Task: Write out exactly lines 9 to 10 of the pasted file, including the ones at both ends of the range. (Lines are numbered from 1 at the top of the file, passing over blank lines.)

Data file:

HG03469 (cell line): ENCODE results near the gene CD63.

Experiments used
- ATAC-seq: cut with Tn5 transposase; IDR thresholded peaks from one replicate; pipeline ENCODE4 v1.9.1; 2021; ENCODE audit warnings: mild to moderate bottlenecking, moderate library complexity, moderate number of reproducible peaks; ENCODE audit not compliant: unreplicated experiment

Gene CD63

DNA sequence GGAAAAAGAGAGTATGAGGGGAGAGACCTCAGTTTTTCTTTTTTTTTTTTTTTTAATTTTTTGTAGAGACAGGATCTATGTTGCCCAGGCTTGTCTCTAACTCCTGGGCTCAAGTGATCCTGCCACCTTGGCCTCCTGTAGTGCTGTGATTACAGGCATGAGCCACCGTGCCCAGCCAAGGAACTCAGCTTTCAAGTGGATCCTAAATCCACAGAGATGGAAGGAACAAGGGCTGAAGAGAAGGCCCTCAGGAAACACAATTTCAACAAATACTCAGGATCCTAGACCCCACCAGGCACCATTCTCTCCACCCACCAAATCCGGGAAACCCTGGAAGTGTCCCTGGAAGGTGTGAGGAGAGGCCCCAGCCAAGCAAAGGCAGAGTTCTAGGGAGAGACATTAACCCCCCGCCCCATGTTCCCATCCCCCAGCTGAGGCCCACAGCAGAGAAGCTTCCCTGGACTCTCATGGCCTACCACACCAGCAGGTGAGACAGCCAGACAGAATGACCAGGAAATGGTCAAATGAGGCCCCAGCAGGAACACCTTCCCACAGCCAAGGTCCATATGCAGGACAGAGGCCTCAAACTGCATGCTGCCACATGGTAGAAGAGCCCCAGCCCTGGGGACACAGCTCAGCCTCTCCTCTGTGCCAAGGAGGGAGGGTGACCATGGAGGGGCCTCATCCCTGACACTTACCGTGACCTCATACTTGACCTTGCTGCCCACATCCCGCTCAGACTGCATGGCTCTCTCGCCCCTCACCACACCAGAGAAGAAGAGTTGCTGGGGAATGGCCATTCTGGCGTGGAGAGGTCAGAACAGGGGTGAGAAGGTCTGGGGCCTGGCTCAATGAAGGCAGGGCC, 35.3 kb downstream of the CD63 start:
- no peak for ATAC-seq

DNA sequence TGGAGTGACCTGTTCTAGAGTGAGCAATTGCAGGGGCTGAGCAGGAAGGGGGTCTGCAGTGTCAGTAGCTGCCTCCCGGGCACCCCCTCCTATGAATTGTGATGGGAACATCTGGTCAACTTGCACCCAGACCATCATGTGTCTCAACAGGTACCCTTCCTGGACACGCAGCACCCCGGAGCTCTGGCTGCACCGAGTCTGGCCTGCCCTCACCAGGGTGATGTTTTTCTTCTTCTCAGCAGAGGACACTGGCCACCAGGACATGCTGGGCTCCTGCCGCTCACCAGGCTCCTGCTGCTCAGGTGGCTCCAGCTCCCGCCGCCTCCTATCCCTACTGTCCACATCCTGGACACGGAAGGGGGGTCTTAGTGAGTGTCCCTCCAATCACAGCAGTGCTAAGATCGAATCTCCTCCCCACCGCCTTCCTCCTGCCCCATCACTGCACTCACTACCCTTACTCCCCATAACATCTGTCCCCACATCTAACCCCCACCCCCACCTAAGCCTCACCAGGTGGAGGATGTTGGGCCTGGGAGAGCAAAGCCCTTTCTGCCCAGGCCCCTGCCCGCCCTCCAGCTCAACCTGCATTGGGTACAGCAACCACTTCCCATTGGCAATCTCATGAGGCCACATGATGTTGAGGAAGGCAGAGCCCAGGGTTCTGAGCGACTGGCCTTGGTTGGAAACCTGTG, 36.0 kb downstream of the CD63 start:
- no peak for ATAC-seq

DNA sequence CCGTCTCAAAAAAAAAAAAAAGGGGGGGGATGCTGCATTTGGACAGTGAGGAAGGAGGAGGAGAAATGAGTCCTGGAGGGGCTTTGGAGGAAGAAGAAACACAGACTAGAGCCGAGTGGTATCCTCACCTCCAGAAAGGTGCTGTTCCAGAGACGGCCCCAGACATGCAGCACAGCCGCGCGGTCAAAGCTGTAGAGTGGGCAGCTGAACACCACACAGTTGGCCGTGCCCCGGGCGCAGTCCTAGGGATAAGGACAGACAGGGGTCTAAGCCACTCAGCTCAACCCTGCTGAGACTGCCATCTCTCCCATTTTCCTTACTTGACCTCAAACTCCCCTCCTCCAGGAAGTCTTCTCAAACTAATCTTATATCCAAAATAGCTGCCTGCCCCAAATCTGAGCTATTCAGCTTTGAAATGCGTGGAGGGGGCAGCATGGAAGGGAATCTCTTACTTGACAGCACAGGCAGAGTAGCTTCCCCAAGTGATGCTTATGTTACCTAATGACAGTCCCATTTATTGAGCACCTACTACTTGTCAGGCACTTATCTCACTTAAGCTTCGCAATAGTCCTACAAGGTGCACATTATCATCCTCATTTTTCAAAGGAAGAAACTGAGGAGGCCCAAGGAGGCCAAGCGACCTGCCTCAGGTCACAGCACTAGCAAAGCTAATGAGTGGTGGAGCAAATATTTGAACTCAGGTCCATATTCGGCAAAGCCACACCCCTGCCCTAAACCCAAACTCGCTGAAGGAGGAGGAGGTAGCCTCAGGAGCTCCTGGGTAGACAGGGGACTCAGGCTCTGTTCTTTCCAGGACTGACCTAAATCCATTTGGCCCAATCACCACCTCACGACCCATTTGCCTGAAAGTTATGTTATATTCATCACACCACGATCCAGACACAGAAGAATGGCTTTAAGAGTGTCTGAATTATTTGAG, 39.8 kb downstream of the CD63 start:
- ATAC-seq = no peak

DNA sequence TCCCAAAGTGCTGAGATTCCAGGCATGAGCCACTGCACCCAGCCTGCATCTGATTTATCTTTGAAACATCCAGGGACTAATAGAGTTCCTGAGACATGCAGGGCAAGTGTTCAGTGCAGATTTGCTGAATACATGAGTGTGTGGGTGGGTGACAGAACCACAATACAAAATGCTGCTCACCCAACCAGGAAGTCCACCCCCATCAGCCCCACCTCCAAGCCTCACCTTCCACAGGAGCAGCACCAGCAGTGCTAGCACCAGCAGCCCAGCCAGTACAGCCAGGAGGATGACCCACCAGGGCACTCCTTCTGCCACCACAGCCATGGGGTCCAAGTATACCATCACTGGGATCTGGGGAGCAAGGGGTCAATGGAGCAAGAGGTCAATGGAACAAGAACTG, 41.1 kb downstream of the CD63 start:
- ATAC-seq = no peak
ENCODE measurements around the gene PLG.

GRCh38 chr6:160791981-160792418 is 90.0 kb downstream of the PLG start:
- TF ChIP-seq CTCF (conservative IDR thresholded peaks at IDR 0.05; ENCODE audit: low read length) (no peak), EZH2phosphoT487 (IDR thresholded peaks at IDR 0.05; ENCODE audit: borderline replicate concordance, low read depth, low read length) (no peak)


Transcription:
DNA sequence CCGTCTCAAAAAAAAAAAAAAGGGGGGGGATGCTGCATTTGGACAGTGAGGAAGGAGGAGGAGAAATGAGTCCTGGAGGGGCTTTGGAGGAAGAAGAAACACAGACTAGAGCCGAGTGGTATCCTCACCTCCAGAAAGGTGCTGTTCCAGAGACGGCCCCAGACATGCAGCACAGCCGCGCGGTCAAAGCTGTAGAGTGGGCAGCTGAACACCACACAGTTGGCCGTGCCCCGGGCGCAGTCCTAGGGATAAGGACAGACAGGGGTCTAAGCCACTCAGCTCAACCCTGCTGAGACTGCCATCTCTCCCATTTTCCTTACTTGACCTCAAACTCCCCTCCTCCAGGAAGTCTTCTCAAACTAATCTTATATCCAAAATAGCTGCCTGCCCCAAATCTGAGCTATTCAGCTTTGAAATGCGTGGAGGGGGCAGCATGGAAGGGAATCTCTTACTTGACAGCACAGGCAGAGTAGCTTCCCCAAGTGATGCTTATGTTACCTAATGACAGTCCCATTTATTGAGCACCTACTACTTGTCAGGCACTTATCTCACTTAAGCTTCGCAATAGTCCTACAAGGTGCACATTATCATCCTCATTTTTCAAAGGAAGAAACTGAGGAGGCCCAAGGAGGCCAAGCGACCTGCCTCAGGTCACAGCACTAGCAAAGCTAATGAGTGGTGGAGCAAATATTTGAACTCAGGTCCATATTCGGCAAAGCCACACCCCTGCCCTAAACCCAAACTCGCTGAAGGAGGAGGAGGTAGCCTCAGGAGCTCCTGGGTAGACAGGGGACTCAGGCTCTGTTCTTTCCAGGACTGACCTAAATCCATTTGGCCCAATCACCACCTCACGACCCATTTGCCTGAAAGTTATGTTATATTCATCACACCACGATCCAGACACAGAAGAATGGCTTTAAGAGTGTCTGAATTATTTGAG, 39.8 kb downstream of the CD63 start:
- ATAC-seq = no peak